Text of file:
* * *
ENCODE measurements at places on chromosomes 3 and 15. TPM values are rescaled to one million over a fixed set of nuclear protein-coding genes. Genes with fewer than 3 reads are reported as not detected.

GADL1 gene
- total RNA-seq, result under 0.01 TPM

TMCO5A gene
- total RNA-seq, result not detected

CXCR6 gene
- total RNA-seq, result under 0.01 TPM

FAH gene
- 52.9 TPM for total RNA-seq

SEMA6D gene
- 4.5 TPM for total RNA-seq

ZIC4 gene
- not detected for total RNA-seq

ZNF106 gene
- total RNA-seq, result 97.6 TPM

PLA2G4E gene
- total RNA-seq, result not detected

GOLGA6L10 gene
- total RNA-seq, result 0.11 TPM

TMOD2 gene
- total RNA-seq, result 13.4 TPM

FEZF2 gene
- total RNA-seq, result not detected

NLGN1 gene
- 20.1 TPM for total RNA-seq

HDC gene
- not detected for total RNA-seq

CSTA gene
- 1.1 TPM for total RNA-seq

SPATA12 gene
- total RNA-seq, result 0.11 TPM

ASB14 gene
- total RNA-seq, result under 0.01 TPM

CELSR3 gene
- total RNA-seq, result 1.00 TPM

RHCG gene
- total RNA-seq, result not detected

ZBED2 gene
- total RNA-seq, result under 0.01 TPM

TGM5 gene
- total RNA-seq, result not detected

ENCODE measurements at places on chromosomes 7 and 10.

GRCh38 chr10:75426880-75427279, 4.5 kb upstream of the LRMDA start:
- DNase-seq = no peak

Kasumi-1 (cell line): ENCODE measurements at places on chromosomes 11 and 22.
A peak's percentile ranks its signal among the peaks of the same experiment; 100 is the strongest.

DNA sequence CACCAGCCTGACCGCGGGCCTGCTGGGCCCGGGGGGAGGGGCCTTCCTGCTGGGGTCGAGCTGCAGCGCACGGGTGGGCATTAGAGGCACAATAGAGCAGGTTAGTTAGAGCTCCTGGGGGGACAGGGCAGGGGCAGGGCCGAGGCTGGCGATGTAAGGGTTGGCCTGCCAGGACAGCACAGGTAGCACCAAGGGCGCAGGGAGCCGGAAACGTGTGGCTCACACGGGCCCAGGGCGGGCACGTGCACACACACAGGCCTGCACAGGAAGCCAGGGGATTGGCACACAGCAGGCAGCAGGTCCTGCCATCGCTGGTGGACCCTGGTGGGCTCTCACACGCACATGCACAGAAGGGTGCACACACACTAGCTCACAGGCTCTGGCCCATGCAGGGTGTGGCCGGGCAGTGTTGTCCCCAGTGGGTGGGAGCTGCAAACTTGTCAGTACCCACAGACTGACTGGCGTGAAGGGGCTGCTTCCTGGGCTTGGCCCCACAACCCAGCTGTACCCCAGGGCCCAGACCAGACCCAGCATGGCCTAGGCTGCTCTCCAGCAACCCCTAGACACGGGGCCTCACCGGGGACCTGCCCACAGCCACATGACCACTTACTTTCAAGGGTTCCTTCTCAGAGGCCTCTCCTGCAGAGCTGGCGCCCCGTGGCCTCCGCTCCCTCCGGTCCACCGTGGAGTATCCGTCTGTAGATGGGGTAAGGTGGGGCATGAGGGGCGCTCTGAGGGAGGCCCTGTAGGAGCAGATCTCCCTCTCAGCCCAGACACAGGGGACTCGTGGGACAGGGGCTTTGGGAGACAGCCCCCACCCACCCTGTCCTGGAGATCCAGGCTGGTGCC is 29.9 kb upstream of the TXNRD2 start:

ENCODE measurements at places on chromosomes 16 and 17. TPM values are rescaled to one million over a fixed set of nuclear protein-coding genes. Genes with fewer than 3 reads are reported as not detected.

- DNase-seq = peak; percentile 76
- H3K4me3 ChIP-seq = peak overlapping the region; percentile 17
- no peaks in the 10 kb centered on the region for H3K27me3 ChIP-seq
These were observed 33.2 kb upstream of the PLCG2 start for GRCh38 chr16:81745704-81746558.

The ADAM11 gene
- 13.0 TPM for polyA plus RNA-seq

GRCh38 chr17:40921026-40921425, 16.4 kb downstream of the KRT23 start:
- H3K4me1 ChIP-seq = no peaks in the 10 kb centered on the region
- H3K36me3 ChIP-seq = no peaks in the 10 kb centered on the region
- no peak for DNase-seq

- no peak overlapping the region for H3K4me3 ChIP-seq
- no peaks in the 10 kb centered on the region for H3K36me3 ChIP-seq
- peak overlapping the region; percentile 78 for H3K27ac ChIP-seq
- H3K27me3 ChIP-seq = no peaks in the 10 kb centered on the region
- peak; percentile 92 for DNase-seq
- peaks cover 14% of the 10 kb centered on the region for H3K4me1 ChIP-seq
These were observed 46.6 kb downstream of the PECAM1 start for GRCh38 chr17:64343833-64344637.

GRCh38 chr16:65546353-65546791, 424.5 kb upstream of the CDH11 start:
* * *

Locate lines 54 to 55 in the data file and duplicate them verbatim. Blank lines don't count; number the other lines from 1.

- 13.0 TPM for polyA plus RNA-seq

GRCh38 chr17:40921026-40921425, 16.4 kb downstream of the KRT23 start: